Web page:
I’ve always thought it a bit peculiar that the professional term for fundraising is “development.” So, I looked it up in the dictionary and found, among various definitions, this one: the process of growth.
I then felt compelled to see what “growth” had to offer – and that was described as the process of increasing in amount, value, or importance.
And then, clearly, process needed some further clarification: “a systematic series of actions directed to some end.”
So, if you put them all together… you get it, right? Well, maybe not.
Good development is not simple, or easy. It takes years of practice, trial and error, and countless meetings and phone calls-some productive and others frustrating-with dedicated school leaders, committed board members, well-meaning volunteers, passionate donors, and more, to fully understand its inner-workings.
Nothing can replace actual experience in helping us become better than we were before, but luckily, we have the opportunity to learn not only from personal experience, but the experience of others.
In the Value of Mentoring, Ron Culberson states: “Mentoring allows us to accurately evaluate our skills, to see our blind spots and to determine a plan for improvement. And isn’t that a worthy goal for both our professional and our personal endeavors?”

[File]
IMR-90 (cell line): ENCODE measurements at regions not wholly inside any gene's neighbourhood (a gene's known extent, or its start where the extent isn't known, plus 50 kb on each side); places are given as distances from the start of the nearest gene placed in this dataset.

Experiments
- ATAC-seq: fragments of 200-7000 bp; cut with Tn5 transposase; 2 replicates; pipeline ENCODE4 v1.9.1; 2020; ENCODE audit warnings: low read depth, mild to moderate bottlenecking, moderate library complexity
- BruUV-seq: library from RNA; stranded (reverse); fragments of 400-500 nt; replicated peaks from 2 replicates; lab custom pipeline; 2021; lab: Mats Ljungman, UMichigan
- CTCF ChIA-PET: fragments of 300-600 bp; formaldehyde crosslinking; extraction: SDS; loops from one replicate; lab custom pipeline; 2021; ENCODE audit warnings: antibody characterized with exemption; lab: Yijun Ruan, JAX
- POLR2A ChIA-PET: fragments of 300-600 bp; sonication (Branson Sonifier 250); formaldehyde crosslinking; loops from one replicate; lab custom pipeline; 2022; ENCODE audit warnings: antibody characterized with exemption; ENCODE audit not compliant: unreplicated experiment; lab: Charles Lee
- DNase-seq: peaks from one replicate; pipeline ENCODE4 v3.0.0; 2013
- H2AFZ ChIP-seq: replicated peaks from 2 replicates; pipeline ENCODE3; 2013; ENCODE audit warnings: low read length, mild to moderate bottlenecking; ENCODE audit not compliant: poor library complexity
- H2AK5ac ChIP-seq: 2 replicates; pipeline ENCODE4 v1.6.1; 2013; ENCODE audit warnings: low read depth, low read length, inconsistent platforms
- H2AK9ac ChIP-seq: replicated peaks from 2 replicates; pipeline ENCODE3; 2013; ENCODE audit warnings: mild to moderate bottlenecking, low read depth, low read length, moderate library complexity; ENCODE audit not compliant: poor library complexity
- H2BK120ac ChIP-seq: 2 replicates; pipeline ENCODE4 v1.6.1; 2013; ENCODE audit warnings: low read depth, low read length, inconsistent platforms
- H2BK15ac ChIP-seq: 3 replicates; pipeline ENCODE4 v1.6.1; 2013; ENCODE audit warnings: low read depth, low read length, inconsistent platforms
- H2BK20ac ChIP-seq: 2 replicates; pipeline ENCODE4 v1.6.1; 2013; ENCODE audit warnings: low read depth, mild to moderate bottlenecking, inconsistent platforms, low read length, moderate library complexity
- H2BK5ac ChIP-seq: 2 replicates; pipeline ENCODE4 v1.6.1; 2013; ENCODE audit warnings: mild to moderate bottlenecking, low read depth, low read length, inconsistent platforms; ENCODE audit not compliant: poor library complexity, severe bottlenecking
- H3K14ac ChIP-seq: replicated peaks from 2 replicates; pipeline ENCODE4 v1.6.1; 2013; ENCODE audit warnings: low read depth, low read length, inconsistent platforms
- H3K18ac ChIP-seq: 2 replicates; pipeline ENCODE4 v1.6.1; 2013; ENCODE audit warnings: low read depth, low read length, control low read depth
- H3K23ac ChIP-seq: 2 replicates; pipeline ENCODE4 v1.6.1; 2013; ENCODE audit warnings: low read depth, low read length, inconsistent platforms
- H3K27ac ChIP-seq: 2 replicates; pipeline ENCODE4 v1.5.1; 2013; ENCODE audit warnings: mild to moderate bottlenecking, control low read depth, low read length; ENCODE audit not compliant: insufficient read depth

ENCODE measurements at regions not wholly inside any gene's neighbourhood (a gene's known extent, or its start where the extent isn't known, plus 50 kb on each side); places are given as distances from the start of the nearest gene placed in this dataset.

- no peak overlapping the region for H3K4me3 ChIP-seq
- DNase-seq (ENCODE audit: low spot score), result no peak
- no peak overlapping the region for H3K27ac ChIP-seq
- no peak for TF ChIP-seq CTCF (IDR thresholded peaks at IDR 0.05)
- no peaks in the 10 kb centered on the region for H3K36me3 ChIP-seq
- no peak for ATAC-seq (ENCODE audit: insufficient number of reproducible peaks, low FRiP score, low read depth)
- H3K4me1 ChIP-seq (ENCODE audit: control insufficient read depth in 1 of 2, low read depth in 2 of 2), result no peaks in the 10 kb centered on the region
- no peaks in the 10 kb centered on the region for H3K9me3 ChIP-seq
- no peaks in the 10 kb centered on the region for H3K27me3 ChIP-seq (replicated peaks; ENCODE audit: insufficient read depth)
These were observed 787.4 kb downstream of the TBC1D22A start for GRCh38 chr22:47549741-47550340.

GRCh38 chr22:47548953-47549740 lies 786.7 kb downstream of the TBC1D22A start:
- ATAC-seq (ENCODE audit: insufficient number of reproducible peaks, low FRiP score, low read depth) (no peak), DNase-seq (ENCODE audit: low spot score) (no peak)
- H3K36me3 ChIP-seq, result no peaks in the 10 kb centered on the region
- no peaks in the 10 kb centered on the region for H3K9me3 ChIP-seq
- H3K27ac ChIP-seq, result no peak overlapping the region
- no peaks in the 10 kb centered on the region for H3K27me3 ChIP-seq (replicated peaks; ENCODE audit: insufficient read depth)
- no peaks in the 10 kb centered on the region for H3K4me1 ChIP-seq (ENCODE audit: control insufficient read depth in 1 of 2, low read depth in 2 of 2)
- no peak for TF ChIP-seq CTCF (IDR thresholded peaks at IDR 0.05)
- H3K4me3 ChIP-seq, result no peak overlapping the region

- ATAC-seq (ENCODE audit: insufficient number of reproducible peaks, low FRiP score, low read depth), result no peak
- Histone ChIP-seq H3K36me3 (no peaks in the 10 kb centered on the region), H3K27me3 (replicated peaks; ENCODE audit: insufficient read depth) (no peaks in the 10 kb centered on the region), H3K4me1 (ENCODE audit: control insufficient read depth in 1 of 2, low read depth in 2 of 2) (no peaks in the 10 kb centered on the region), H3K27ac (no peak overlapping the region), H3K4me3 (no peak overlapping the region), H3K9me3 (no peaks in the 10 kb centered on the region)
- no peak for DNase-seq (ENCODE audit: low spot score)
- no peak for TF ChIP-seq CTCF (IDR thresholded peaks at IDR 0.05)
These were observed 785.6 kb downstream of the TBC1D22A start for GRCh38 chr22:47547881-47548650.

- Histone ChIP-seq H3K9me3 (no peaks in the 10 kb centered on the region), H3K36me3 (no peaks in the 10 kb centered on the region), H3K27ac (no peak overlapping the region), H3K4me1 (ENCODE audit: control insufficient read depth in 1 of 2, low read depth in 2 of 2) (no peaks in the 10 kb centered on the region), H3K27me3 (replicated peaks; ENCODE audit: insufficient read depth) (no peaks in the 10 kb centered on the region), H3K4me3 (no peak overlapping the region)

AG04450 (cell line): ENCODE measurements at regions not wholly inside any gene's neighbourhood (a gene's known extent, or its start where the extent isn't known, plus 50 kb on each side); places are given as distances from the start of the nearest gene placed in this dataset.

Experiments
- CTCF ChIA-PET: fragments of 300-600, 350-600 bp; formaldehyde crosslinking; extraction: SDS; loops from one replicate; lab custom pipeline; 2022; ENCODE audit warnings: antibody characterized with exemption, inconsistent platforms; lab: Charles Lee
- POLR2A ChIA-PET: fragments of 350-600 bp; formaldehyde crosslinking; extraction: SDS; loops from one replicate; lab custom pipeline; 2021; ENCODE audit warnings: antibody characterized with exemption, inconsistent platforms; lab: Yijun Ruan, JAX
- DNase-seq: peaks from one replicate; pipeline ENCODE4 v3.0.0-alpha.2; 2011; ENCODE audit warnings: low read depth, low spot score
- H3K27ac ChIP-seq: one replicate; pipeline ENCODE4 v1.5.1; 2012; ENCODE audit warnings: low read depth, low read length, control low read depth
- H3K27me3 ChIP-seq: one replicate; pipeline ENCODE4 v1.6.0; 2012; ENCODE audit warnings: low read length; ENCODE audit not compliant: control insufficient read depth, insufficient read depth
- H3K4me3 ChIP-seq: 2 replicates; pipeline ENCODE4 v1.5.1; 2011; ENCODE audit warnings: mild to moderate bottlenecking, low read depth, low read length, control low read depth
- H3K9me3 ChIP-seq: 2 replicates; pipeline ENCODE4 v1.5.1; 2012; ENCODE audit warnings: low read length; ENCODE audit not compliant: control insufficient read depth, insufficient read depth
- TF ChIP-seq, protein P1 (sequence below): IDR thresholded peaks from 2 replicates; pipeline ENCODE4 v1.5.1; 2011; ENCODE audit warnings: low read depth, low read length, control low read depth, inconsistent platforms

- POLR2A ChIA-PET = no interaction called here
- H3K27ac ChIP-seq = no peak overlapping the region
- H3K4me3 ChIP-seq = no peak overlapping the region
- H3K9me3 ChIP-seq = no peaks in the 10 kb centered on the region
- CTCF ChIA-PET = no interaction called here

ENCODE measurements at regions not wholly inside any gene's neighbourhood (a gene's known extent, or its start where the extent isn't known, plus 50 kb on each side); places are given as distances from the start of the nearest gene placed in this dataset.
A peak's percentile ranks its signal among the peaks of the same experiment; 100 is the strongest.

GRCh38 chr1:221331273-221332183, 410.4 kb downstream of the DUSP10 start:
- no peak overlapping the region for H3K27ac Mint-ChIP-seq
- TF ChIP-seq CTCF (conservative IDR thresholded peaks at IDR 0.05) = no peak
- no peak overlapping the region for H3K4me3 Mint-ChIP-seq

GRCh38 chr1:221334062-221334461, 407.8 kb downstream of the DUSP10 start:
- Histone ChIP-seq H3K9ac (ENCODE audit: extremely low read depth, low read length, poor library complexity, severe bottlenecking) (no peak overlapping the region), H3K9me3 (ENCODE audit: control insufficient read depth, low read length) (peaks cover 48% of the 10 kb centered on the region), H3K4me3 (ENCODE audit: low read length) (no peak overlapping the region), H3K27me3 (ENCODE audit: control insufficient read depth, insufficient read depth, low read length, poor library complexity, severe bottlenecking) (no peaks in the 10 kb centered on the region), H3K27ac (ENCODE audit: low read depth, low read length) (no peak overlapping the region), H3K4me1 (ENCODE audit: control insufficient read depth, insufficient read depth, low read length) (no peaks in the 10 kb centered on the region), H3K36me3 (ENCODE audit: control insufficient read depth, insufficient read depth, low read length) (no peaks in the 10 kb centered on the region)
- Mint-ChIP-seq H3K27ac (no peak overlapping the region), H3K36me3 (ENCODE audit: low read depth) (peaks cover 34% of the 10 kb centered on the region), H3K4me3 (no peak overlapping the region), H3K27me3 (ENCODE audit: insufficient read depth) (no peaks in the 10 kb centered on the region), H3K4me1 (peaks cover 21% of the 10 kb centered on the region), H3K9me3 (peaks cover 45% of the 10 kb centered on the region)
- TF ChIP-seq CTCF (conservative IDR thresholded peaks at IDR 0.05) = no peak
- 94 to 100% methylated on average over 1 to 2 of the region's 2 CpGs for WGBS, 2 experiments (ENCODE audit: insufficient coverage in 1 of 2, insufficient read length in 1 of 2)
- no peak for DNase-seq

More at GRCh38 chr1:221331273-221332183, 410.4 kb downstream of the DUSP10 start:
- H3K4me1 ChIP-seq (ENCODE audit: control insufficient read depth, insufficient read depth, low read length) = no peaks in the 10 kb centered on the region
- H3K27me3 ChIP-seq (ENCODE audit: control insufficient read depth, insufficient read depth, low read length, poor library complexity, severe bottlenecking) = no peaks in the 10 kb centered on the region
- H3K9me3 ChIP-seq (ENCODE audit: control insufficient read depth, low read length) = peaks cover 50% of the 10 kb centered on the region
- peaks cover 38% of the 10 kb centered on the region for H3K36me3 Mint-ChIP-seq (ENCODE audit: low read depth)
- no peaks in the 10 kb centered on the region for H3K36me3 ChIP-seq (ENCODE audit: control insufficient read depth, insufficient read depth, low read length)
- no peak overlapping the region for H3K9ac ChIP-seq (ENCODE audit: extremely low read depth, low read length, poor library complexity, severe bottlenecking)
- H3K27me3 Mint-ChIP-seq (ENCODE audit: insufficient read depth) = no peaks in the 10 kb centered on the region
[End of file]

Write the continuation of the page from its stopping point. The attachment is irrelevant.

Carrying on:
I couldn’t agree more – which is why Prizmah is thrilled to be offering a two-day convening for Jewish day school development professionals March 11 and 12, 2018 in Quincy, MA. Sessions will be presented by some of the most knowledgeable, experienced, and accomplished professionals in the greater Jewish community – and are specifically targeted to development professionals who are relatively new to this work. Come learn from the experts and be inspired by lay leaders who will share their motivation for investment.
A Jewish day school development professional’s job is to use every skill available to secure that investment. (And btw, that includes humor. If you doubt that, you must read Maria Semple’s hilarious Where’d you go Bernadette? The letter from the consultant to the Galer Street School Parent Association found in the beginning of the novel will no doubt resonate in its raw truth and somewhat uncomfortable familiarity!)
So, do this for yourself. Do this for your school. Do this for our collective future. We can’t wait to welcome you!
GFA Program Manager
Prizmah Development Manager